It’s now been a year since ServiceNow launched its DevOps integration initiative. Since then, thanks to the arrival of the COVID-19 pandemic, the way organizations manage IT has utterly changed. With more employees now regularly working from home, more organizations have shifted toward relying on IT service management (ITSM) platforms that, like ServiceNow, run in the cloud.
At the same time, the overall IT environment has become more complex as a greater number of applications based on microservices that span everything from containers to serverless computing frameworks are deployed in production environments. Most of those distributed applications are being built and deployed by DevOps teams who are finding it necessary to collaborate more with IT operations teams who still rely on ticket-based workflows to manage jobs and tasks.
As organizations invest more in digital business transformation initiatives fueled by these applications, the pressure has intensified to bridge the cultural divide that has long existed between traditional IT operations teams and application development teams that have embraced best DevOps practices.
At the core of that divide is a desire on the part of DevOps teams to automate IT process management. Tasks that once required IT personnel to implement manually increasingly now are being automated by developers employing tools and platforms that expose both APIs and command-line interfaces (CLIs). Not every IT task can be fully automated just yet, but with the rise of machine learning algorithms and other forms of artificial intelligence (AI), a great leap forward is clearly being made.
In fact, the rise of AI coupled with a need to more aggressively reduce costs are motivating organizations to investigate how they can better unify the management of IT, said Judith Hurwitz, principal analyst for Hurwitz and Associates, an IT consulting firm.
“It’s a major change,” said Hurwitz. “There’s a lot more focus on the issue of managing errors.”
ServiceNow is investing in AI to address that issue, including partnering with providers of DevOps platforms to gain access to the data required to train AI models. That effort will simultaneously improve the developer’s experience at a time when organizations need to accelerate the rate at which applications are being developed, deployed and updated, said RJ Jainendra, vice president and general manager for IT business management and DevOps at ServiceNow.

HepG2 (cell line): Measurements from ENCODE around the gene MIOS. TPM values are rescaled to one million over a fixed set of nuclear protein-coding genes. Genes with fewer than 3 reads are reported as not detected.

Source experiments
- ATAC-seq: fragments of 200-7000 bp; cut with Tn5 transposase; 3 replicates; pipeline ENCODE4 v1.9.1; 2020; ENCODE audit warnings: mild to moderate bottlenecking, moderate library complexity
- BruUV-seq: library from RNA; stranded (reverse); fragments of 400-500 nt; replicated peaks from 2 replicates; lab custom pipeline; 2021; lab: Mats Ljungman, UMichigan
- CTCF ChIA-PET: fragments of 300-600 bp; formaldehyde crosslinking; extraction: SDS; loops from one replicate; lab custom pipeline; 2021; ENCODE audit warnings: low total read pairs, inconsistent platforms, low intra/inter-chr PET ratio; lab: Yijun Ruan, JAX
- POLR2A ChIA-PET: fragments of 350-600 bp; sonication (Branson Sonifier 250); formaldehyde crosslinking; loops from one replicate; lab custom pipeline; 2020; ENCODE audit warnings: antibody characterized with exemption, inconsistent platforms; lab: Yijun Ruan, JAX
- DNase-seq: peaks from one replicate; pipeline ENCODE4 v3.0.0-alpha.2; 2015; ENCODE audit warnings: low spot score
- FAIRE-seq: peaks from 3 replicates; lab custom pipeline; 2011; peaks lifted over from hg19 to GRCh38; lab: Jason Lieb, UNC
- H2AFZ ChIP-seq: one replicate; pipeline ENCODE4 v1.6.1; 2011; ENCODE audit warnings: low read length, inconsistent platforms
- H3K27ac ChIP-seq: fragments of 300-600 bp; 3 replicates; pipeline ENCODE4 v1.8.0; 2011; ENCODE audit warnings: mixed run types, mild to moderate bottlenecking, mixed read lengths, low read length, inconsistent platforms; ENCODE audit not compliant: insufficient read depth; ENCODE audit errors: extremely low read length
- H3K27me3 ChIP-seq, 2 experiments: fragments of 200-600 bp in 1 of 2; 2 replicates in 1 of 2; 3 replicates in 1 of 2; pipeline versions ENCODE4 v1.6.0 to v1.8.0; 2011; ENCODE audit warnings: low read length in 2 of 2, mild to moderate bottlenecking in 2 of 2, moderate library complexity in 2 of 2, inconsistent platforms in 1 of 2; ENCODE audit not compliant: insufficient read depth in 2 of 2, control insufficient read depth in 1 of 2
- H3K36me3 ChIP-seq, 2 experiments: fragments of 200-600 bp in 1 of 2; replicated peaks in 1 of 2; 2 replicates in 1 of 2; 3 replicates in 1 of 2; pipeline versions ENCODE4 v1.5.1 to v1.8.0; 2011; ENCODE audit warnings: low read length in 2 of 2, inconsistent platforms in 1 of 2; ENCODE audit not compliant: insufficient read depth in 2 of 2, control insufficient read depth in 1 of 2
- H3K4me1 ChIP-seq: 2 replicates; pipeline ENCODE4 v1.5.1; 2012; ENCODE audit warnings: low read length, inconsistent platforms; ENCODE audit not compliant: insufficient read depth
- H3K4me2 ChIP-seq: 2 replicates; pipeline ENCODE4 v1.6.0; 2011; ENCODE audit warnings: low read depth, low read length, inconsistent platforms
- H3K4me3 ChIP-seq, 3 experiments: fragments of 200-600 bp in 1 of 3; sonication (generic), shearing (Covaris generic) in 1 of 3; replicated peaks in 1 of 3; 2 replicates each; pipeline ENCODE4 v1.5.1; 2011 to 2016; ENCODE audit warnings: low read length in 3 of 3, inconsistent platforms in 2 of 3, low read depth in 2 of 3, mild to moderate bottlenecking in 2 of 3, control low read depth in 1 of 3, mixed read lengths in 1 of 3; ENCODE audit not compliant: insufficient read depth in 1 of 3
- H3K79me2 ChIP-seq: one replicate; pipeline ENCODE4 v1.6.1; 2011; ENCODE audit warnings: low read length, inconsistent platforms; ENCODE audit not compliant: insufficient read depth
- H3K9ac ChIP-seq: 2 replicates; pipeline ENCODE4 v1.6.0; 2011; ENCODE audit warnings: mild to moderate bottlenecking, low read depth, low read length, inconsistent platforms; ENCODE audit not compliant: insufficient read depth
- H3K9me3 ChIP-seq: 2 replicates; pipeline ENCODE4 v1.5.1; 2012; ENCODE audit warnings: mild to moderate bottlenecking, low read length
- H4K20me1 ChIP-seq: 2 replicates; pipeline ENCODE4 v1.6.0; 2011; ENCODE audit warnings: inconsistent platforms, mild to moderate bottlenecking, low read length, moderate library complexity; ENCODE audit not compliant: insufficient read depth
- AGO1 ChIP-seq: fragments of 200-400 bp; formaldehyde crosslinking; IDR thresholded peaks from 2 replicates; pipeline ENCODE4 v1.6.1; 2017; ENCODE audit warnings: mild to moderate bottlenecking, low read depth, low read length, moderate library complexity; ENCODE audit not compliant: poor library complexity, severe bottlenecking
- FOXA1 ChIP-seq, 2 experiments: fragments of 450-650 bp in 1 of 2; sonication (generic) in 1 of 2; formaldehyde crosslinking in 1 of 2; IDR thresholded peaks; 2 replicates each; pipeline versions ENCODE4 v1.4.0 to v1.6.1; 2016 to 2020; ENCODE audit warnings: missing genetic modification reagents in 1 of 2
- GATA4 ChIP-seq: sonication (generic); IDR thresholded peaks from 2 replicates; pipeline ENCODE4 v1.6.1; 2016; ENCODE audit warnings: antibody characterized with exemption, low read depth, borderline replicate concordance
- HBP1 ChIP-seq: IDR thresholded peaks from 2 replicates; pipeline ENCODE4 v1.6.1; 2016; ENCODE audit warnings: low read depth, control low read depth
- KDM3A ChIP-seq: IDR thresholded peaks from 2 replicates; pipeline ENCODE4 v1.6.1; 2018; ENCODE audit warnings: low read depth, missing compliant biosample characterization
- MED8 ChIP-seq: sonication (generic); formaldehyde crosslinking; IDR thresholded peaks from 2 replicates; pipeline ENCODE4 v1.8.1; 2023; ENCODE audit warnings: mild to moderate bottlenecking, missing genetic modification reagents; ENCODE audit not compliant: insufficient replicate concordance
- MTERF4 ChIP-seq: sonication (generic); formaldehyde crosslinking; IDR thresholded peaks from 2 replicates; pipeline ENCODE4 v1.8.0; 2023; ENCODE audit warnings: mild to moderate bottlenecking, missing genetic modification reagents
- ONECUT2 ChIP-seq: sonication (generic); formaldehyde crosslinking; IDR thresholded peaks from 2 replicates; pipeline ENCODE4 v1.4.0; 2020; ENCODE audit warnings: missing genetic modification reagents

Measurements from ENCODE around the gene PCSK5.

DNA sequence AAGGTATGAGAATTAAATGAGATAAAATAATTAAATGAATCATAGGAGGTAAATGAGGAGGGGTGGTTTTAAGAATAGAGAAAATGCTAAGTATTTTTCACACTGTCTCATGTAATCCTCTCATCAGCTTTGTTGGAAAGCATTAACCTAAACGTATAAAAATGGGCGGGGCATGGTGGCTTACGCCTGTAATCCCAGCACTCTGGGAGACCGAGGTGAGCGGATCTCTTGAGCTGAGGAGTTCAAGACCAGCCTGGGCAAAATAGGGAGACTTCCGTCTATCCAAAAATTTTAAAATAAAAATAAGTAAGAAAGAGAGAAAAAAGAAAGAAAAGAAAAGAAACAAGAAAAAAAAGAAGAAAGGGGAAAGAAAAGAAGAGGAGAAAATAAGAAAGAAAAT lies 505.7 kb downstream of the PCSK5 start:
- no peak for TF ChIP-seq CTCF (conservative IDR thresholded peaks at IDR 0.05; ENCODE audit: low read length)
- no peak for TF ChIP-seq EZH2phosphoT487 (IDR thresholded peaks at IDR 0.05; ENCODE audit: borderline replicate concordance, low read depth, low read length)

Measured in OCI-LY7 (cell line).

“The change management process is becoming automated,” he said.
ServiceNow, which has more than 1,000 customers and contract values in excess of $1 million, is not the only provider of an ITSM with similar ambitions. Not only are providers of rival ITSM platforms moving down the same path, but new entrants have also emerged in the form of vendors that are extending DevOps platforms into the realm of ITSM. Atlassian, for example, has launched an ITSM initiative aimed specifically at DevOps teams looking to eschew a ticket-based approach to IT in favor of workflows that are managed directly by DevOps teams.
As the responsibility for managing IT end-to-end continues to shift left toward DevOps teams, many won’t embrace ticket-based workflows. Eventually, DevOps platforms and legacy approaches to managing IT using tickets will converge. ITSM platforms are still the systems of record for recording IT events, so integration between DevOps and ITSM platforms is required.
In the meantime, replacing IT processes that employ ticket-based workflows which adhere to frameworks such as ITIL will not be easy, said Mitchell Ashley, CEO and managing analyst at Accelerated Strategies Group.
“Ticket-based workflows are incredibly sticky,” he said. “It’s not a question of undoing them as much as it is unraveling them.”
In fact, Ashely said a ticket-based approach to managing IT may be too deeply ingrained in the psyche of IT teams to be replaced.
“Ticket-based systems are a lot like email,” said Ashley. “They will be with us forever.”
As long as ticket-based approaches to managing IT workflows remain in place, however, the potential for culture clash across teams that have divergent approaches to managing IT will remain high.